Many people learn about finances through experience. Gradually, they’re introduced to new concepts and milestone information they need to grow. Like what type of savings account would suit them best or which bank they should even go to in the first place. But out of all the knowledge you collected over the years, what would you say is the most important? Surprisingly, many who work in the banking industry argue that compounding is the most vital thing every consumer should know.

What is compound interest?

When learning, it’s always good to start with the basics. So, if you ask Merriam-Webster Dictionary for the definition of “compounding,” it answers: “interest computed on the sum of an original principal and accrued interest.” If that was just a bit too technical, don’t worry. We can break down the idea.

In essence, compounding has everything to do with interest and its impact on debt. If debts are in repayment mode, interest continues to build, and the cost of goods and services purchased with credit goes up. For example, suppose your interest gets automatically calculated into a monthly payment for an auto loan. In that scenario, we often fail to notice the amount of monthly interest we’re paying in addition to the principal cost of the car.

Suppose interest is accruing or adding on to a credit card or revolving debt. In that case, it can make it challenging to get ahead of that particular debt because the interest on the current balance goes up every time the credit card balance increases. It’s a terrifying situation. Because of this, it’s sometimes wiser to pay off credit cards monthly. Or wait until the cash is available to purchase what we want or need

Compounding doesn’t only impact financial decisions and the reality of debt. It can also be a positive thing for those who start saving and want to watch their money grow due to layered interest and dividends. Interest built on deposits and already accrued interest is the foundation for growing wealth.

Why compound interest matters?

Compounding is the most important financial concept a consumer can ever learn. That’s because once that concept sinks in, it makes it harder and harder for consumers to ignore it. They have to pay attention to the dangerous compounding which more and more debt can cause.

Conversely, it makes it easier to buckle down, pay off debt as soon as possible, and take those new-found resources and turn them into deposits that will continue to positively compound and build lasting financial security.

Example of compound interest

The formula for compound interest looks like this: Initial Balance*(1+(interest rate/number of compoundings per period)^number of compoundings per period*number of periods

Let’s say you have two savings accounts with $200,000 in each. Both pay the same interest rate at .55%; however, one compounds annually. The other account compounds monthly.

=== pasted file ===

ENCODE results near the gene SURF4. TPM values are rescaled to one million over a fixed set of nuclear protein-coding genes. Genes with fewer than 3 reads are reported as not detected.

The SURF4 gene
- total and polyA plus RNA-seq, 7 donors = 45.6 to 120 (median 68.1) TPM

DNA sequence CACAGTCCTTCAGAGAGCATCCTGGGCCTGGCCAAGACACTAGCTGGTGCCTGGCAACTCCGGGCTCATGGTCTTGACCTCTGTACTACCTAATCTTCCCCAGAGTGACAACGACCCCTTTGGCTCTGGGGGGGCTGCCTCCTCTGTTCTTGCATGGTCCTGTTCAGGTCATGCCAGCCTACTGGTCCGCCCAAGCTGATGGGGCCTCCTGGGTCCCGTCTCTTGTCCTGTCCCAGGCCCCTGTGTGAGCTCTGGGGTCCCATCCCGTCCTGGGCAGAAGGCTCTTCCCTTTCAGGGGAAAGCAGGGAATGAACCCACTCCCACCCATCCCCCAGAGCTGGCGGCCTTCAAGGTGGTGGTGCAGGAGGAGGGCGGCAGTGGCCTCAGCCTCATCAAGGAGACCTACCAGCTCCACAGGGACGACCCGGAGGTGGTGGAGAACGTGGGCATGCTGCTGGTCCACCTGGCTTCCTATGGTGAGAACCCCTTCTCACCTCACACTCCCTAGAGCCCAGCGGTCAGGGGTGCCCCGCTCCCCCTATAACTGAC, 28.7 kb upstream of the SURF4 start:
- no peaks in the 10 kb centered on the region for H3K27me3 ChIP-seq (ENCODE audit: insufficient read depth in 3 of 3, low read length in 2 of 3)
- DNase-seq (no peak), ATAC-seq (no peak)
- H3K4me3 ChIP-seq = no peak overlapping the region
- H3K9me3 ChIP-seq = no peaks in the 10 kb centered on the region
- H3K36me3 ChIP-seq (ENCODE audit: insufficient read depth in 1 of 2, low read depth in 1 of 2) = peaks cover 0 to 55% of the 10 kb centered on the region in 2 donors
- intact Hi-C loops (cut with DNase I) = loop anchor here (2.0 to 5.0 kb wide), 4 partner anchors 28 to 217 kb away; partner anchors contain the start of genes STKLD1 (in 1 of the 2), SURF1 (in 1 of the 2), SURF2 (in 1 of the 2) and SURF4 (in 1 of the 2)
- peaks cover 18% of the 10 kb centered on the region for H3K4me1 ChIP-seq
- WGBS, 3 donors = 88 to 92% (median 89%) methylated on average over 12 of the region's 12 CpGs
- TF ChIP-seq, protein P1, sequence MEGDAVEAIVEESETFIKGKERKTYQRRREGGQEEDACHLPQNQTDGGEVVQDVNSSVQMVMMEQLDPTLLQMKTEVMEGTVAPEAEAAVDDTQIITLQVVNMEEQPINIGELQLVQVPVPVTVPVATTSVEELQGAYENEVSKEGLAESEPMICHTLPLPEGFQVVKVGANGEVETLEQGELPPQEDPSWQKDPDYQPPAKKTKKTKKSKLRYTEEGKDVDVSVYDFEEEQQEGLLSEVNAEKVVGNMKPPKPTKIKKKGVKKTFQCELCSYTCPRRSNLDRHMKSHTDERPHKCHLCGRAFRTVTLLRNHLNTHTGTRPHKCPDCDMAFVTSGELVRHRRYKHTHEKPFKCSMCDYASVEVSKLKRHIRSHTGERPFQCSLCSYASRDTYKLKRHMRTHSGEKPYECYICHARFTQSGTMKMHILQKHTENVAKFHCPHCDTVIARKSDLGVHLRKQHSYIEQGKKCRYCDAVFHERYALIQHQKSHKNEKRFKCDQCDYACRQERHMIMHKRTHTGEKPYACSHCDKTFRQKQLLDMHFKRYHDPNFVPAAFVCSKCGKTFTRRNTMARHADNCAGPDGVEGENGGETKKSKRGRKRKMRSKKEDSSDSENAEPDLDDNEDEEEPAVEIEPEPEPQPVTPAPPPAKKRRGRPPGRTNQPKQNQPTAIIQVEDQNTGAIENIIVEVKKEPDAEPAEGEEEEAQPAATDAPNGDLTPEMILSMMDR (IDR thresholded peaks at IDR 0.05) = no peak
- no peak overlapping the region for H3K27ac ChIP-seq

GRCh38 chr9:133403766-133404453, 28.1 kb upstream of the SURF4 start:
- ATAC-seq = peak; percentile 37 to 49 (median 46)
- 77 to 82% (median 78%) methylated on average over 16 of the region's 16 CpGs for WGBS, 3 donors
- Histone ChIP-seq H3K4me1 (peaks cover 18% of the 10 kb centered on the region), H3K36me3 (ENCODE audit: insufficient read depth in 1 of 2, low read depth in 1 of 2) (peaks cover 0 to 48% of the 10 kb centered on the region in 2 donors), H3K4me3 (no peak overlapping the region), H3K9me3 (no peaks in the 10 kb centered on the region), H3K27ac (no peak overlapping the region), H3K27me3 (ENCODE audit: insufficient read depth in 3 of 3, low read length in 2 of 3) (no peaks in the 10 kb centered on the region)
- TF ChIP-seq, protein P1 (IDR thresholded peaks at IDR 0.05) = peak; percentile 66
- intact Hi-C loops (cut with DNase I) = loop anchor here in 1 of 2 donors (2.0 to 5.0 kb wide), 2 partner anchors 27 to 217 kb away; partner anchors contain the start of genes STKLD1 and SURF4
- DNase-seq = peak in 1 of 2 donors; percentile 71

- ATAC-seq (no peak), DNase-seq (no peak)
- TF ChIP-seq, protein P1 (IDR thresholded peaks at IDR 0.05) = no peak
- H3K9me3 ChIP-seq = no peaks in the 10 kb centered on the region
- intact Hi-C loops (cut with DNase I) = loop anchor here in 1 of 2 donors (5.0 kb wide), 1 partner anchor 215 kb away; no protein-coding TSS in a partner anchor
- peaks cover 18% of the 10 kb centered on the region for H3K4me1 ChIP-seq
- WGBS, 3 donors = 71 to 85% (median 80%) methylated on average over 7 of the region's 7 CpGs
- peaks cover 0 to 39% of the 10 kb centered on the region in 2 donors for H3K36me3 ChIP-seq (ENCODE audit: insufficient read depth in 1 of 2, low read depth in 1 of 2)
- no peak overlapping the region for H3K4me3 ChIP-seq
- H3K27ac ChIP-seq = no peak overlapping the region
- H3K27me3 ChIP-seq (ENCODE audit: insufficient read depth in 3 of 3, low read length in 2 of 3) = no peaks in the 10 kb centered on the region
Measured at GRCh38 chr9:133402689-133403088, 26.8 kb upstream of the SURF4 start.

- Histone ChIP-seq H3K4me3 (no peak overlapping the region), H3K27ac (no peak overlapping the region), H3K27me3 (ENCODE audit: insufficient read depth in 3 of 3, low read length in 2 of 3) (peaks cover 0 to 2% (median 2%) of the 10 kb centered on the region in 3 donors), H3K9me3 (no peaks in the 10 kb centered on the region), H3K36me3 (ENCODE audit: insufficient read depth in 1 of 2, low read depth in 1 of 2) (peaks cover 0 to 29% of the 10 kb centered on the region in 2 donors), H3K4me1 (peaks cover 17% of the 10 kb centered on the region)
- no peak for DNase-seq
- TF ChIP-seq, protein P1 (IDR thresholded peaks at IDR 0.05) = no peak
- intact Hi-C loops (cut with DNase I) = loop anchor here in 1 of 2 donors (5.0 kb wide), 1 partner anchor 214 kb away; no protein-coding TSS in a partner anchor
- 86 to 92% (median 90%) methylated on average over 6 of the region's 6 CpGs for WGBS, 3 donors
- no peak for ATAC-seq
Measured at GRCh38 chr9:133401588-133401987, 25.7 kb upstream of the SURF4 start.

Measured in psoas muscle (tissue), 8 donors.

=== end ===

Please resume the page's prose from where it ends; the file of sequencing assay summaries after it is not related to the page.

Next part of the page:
For the account that compounds interest once a year, if you take out the money after a year, you receive:

$200,000*(1+(.0055/1))1*1 = $201,100

For the account that compounds interest monthly, if you take out the money after a year, you receive:

$200,000*(1+(.0055/12))12*1 = $201,102.77

Over time, the impact of compound interest becomes bigger and bigger. That’s because you’re earning interest on the combined principal and additional interest already built up.

Simple interest vs. compound interest

Don’t get confused, but compound interest isn’t the only kind of interest out there. There’s also simple interest and, like its name, it involves just a little less math. That’s because simple interest doesn’t change or vary over its life.

Instead, it’s calculated only according to your original principal, whether that was the amount you put into the bank or borrowed from it. Because of this, it applies as a permanent, fixed rate. So, no changing or building on the accumulated interest.

As you know by now, compound interest works differently. It takes the principal in addition to the accumulated interest to create a variable, or non-fixed, rate. Then, interest packs on top of interest, giving you a leg up on your journey to achieve your financial goals.

The takeaway

Compounding interest is a powerful tool. But knowing how to use it to your advantage will help you even more. If you want to increase your wealth, start saving early. The sooner you put your money in an account, the longer it has to build up interest. So, more compounding can occur – meaning you make out with steadily growing wealth.

If you want to maximize these earnings, always look for the annual percentage yield (APY), and the frequency of compounding. Together, these details can indicate the type of financial outlook your savings account may support.

Remember, though, that compounding can hurt just as much as it can help. Ensure that your own debts with high interest stay low or regularly paid. Thus, minimizing and killing any potential cycles of debt.

If you want further guidance, consider speaking to a financial advisor. They can guide you to the right savings tool for you and help you navigate out of harmful credit situations.